This damage limitation for off-hand attacks holds true even if a character has the Dual Wielder feat. Along with an AC bonus and the ability to more easily draw or stow two weapons, the feat merely allows you to use Two-Weapon Fighting when one of the weapons doesn’t have the light property. It doesn’t say anything about being able to add your ability modifier to the bonus action attack.
Another often overlooked or misunderstood part of Two-Weapon Fighting is that the bonus action attack does not have to be against the same target. It follows the “Moving Between Attacks” rule (PHB, p. 190). This was confirmed by Jeremy Crawford, the official Wizard’s of the Coast D&D rules guru (https://twitter.com/JeremyECrawford/status/).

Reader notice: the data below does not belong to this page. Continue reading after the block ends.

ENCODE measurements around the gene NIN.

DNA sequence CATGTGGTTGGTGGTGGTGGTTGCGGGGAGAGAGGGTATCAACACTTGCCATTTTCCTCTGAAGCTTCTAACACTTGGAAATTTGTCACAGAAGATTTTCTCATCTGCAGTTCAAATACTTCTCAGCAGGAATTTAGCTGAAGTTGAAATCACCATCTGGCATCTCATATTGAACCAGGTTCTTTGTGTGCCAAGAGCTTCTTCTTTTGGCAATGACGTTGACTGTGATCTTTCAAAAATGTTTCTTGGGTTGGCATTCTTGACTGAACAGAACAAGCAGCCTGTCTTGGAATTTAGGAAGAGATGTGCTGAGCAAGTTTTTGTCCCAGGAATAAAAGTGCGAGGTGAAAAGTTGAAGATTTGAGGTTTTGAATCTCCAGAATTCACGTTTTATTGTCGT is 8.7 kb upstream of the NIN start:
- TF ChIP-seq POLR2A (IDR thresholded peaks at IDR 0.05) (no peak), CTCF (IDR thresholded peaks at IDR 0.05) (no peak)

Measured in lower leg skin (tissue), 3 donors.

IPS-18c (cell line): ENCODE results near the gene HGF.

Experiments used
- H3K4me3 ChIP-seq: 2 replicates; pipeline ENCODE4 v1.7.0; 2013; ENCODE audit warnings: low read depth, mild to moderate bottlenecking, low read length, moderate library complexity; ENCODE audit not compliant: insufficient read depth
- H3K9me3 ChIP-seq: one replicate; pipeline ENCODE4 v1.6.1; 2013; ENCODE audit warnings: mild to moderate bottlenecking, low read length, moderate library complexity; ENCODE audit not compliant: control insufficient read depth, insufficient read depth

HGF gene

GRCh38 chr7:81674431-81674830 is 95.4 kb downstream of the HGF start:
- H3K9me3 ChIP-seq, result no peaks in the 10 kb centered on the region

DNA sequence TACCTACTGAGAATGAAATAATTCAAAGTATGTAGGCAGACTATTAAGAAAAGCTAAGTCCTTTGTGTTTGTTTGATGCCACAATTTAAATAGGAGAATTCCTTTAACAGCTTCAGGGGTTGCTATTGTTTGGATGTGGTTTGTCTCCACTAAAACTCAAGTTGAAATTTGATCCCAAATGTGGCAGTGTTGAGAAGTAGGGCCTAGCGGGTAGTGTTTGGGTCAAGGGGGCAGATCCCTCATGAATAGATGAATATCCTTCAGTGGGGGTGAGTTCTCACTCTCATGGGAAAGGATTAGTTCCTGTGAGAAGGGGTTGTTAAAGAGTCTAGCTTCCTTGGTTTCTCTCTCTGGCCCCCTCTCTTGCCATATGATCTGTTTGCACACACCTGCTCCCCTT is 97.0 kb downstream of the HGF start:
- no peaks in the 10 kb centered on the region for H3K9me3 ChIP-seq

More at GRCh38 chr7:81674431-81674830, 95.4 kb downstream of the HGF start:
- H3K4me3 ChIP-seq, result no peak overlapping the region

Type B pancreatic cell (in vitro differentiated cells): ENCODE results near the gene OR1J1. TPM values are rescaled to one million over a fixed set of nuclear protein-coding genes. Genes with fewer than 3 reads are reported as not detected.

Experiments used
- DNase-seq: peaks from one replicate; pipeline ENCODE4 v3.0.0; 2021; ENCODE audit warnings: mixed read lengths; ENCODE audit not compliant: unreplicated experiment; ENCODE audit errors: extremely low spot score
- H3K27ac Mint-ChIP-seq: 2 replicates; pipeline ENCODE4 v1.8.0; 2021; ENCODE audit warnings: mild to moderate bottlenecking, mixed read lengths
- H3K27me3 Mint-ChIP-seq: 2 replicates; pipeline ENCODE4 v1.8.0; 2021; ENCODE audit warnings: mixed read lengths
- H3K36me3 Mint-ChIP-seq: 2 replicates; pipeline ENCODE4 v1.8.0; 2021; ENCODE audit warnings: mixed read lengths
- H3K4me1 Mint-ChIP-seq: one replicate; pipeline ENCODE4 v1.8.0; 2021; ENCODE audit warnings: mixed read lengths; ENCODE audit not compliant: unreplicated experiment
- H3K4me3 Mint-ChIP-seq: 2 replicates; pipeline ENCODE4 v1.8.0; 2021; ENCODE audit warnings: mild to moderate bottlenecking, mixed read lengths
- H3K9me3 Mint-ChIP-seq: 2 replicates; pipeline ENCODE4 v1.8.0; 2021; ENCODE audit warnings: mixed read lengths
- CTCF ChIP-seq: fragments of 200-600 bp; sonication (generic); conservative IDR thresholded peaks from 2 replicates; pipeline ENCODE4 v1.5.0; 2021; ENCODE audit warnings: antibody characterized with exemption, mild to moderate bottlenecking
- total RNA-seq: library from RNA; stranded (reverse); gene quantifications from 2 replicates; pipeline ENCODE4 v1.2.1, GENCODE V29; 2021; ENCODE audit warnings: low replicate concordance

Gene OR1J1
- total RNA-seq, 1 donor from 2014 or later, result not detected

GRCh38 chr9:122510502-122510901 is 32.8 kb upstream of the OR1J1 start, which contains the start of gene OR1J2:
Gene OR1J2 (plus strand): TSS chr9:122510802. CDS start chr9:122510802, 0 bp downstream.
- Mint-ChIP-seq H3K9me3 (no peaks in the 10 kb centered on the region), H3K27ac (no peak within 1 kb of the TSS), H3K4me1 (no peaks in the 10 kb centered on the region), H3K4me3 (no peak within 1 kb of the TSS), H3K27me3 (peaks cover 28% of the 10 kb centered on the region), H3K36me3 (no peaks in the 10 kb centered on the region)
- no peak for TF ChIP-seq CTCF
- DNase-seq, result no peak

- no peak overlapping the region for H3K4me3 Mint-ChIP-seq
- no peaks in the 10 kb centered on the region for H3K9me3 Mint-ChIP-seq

Casting Two Spells
Spellcasters have a myriad of rules to navigate. They must choose spells from a long list of options, while also paying attention to their effects, components, duration, ranges, and casting times. With so much else to worry about, it’s understandable that many people confuse the rules for casting more than one spell on a turn.
It’s logical to assume that if one spell’s casting time is one action and a second spell’s casting time is one bonus action, then a character can cast both of those spells on the same turn. That also seems reasonable given the rules for Two-Weapon Fighting that we just discussed.
However, it’s not that simple. The rule is found within the explanation of bonus action casting times (PHB, p. 202). A character can absolutely cast more than one spell on their turn, but they must abide by two limiting factors: one must have a casting time of “one bonus action”, and the other must be a cantrip.